Updates: What’s currently happening with the HS2 protests around Euston

After a days-long stalemate, two of the activists protesting the construction of the High Speed 2 railway line have left the tunnel under Euston Square Gardens and are now under arrest.

Environmental activists opposing the building of the High Speed 2 railway line have continued their protests on Euston Road after clashes with police and bailiffs in recent days.

Protestors of the HS2 Rebellion group dug a tunnel under Euston Square Gardens and have camped out in it for over a week. Despite a judge refusing to stop the eviction of these protestors, several have remained inside the tunnel, including 18-year-old Blue Sandford and ex-Swansea Uni lecturer Larch Maxey, pledging to remain there ‘as long as it takes’.

However, on the morning of February 5 2021, bailiffs have drilled down to connect to the protestors’ tunnel, thought to be over 30m long, to forcibly evict them. One of the campaigners, Lazer Sandford, is thought to have secured himself to the tunnel by putting his arm through a ‘metal arm tube’ and burying it in concrete. Meanwhile, Dr Maxey is making repeated requests to monitor the air quality in the tunnel as protestors fear suffocation, but it is unclear as to whether authorities will provide this. Conditions in the tunnel have been highly unsafe, with reports of liquid mud, oxygen shortages, and internal collapses.

However, Sandford, 20, has now voluntarily left the tunnel in exchange for supplies such as sanitary products and lights for the remaining protestors. His lock-on reportedly took over 18 hours to remove. 17-year-old Rollie also left the tunnels due to ill health, according to activist group HS2 Rebellion. Both campaigners have now been arrested.

Others have moved further up Euston Road to continue voicing their opposition to a project which would endanger thousands of acres of ancient woodland. A report by The Wildlife Trusts claims that at least 108 ancient woodlands will be destroyed, as well as 693 wildlife sites. HS2 Ltd has committed to planting trees to counteract this destruction, pledging seven million new trees between London and Birmingham. However, environmental activists argue that older trees are ecologically and economically far more beneficial; one mature oak tree can produce hundreds of thousands of litres of oxygen annually.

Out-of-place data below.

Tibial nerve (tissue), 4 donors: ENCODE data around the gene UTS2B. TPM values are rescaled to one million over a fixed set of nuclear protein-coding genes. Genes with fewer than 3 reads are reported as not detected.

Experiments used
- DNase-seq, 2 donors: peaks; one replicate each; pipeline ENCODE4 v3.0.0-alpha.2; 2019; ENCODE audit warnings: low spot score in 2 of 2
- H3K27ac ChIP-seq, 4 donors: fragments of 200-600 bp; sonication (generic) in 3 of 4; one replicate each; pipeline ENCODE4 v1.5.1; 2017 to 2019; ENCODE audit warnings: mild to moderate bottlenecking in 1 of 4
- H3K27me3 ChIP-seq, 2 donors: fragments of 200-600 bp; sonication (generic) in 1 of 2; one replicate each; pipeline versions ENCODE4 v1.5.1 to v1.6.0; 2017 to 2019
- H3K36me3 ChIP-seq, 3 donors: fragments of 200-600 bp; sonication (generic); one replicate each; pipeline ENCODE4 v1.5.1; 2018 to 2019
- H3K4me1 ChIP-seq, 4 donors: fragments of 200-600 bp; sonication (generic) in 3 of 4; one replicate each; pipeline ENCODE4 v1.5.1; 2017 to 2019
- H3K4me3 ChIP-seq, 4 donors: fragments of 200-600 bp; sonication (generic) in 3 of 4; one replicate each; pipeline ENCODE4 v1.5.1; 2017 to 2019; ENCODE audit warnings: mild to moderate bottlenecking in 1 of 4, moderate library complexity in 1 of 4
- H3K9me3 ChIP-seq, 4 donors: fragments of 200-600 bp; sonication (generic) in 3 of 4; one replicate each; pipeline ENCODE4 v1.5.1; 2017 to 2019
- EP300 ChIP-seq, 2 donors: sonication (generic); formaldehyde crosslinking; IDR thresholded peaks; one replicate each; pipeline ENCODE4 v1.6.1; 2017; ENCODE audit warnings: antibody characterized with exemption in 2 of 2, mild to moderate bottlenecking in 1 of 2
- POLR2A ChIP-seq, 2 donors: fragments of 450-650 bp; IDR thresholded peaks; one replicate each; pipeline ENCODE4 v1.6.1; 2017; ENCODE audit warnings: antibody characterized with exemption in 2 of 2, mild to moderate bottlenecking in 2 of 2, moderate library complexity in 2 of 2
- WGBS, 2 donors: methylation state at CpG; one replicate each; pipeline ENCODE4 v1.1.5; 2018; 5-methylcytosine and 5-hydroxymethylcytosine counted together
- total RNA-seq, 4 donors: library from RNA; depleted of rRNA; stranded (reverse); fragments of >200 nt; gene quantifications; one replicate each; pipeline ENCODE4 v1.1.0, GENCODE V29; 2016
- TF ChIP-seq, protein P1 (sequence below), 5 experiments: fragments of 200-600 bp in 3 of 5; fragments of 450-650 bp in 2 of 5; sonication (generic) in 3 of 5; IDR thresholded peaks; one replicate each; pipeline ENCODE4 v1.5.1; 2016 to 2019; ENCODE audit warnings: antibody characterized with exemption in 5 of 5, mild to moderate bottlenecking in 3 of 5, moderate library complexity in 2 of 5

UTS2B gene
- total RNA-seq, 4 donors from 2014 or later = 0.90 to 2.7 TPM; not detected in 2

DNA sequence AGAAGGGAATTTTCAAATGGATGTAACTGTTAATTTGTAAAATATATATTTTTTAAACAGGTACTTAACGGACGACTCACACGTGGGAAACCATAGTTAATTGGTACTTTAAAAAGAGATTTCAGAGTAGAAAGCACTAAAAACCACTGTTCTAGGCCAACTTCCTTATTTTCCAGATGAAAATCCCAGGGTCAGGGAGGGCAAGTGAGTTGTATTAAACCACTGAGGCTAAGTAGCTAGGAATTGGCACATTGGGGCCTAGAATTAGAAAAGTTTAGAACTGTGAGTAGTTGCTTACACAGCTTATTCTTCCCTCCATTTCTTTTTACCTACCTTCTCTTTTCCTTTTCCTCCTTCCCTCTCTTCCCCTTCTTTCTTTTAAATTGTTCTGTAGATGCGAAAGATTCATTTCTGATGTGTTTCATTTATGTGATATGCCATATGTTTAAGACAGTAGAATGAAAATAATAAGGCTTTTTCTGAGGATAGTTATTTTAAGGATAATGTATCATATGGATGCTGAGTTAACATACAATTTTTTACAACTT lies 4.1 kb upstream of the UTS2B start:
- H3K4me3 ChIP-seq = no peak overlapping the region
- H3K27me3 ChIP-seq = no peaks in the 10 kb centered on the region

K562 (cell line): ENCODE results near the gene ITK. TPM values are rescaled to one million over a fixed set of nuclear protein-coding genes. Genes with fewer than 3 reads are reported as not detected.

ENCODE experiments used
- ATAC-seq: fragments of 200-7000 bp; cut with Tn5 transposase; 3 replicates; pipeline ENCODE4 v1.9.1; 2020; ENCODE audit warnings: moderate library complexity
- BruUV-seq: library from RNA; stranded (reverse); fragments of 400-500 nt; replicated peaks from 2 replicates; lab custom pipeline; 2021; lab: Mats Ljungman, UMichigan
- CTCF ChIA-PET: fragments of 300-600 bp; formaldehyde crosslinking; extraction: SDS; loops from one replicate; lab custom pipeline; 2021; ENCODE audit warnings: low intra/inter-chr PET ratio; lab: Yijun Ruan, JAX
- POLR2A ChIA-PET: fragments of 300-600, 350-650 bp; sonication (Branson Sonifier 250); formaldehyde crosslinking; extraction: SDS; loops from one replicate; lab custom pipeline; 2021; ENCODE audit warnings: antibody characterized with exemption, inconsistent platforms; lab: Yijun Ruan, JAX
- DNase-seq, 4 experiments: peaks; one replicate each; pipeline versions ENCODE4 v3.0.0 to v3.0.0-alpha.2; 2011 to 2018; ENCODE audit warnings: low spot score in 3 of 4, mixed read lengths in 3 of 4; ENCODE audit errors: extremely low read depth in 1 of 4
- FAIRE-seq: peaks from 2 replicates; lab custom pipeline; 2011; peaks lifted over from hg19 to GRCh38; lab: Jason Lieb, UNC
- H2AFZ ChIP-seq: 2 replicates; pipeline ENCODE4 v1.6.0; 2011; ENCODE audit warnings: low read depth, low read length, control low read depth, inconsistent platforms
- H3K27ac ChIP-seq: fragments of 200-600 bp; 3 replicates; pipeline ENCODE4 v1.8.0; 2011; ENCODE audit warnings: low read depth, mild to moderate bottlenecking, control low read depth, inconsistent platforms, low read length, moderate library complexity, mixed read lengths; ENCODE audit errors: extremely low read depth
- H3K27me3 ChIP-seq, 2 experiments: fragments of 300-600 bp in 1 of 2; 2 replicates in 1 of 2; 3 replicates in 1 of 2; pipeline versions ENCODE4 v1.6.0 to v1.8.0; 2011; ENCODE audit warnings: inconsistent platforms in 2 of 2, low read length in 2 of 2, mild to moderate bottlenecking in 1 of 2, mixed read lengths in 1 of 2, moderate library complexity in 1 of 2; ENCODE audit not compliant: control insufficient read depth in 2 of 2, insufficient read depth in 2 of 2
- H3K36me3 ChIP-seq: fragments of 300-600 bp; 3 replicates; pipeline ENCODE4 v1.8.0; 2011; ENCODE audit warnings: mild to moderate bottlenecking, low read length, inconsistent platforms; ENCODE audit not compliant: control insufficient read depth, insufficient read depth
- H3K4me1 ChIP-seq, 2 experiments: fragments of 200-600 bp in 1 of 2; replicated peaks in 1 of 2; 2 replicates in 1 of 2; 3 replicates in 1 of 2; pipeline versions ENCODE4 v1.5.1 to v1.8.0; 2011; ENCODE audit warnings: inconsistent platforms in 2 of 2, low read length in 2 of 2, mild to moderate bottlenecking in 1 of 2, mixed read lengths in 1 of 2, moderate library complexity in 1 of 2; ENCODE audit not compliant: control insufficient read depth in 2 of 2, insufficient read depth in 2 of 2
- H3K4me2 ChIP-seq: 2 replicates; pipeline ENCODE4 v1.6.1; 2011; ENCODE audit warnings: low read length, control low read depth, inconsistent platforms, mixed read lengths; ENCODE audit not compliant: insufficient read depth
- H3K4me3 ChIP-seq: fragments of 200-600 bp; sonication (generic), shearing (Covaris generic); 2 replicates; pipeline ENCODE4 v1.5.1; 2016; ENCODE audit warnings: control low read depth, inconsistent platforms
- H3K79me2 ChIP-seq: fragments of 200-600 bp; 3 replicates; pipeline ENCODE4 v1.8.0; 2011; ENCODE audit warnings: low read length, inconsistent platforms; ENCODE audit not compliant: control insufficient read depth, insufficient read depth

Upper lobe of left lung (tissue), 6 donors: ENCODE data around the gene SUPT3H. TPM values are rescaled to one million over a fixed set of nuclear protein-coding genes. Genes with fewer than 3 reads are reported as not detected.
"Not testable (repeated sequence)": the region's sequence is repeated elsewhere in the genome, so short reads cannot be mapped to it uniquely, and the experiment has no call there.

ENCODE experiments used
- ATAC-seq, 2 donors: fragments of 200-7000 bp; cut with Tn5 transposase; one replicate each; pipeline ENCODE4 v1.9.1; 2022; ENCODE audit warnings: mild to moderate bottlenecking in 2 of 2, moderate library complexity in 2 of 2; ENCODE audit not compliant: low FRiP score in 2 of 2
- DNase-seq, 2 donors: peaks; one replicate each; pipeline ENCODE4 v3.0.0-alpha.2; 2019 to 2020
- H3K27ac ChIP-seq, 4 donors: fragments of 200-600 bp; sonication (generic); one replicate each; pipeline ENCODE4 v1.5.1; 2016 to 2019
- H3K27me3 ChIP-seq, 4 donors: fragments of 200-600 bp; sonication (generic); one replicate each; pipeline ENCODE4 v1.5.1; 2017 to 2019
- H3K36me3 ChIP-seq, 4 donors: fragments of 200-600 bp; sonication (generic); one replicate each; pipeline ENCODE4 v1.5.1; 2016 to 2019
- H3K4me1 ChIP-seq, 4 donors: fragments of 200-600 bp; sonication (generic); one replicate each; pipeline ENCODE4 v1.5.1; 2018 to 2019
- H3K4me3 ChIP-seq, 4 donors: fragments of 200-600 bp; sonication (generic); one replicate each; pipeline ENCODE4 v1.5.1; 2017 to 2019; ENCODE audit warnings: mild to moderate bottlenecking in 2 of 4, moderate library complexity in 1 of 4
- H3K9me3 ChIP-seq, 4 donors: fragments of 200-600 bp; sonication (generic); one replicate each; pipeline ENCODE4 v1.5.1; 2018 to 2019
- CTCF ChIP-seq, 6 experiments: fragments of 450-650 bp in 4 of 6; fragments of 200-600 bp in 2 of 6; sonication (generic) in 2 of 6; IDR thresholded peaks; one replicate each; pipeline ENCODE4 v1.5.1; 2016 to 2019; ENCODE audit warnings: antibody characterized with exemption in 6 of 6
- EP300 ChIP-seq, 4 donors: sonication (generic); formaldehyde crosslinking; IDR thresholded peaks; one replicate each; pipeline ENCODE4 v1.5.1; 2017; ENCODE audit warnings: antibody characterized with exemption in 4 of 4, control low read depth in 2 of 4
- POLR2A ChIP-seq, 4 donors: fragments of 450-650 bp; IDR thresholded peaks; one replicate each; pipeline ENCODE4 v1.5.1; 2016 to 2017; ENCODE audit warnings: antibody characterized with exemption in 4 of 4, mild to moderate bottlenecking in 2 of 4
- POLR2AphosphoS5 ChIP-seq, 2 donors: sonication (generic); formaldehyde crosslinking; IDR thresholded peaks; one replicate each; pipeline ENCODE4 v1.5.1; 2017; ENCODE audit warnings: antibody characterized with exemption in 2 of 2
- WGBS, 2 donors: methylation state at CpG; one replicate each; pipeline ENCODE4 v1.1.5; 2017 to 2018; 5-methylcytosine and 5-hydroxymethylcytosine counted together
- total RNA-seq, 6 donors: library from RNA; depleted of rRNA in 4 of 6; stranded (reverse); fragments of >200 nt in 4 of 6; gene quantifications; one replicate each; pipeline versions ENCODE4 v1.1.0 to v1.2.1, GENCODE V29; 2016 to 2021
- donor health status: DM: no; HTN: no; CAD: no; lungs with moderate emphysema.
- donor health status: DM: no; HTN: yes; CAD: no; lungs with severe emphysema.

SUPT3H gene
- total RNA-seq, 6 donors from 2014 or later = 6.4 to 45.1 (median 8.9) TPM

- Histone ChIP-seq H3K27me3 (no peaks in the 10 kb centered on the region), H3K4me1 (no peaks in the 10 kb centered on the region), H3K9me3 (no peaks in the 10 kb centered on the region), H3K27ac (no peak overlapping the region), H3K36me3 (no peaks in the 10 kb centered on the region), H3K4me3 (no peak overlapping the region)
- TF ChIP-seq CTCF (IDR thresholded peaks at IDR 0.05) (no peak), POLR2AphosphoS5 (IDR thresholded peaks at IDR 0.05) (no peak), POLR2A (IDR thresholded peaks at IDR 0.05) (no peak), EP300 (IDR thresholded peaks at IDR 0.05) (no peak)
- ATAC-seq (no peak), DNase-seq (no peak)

Trees in a previously green Euston Square Gardens have already been felled. As part of the HS2 project, the area will be converted into a taxi rank, despite Euston Road being one of the most polluted places in Britain. Prior to the pandemic, thousands of students and workers in the Euston area risked a reduced quality of life due to exceptionally high levels of pollutants such as nitrogen dioxide in the air.

Those above ground have transformed Euston Road with signs such as ‘#HS2ForTheFew’ displayed on St Pancras Church and ‘Homes, Habitats, Healthcare, Human Rights, Not HS2’ on Friends House, opposite Euston Station.

Other peaceful objections to the HS2 have seemingly been ignored by the government. In response to a petition for Parliament to: ‘Stop work on HS2 immediately and hold a new vote to repeal the legislation’, the government responded: ‘HS2 will provide essential North-South connectivity, greater capacity and shorter journey times. This railway will play a vital role in delivering the Government’s carbon net zero objectives.’ The petition still has not been debated in Parliament, despite the fact that petitions reaching 100,000 signatures are almost always debated. As of 5 February 2021, the petition stands at 148,450 signatures.

However, police at the scene haven’t just targeted those protesting. Journalist Denise Laura Baker was arrested on Saturday 30 January despite showing her NUJ press card, whilst barrister Paul Powlesland claims that he was fined £200 under Covid-19 regulations during his assistance of activists. On Twitter, Powlesland describes being pushed and threatened with arrest as he took pictures and spoke to witnesses. This follows a growing trend in authority attacks on press freedom and adds to fears of those worried about unprecedented police power in the wake of the pandemic.


With severe consequences not just for neighbouring UCL students but also for England’s thousands of precious woodlands, the activist-coined ‘Battle for Euston’ has truly established itself as part of a larger national fight against destructive environmental policy.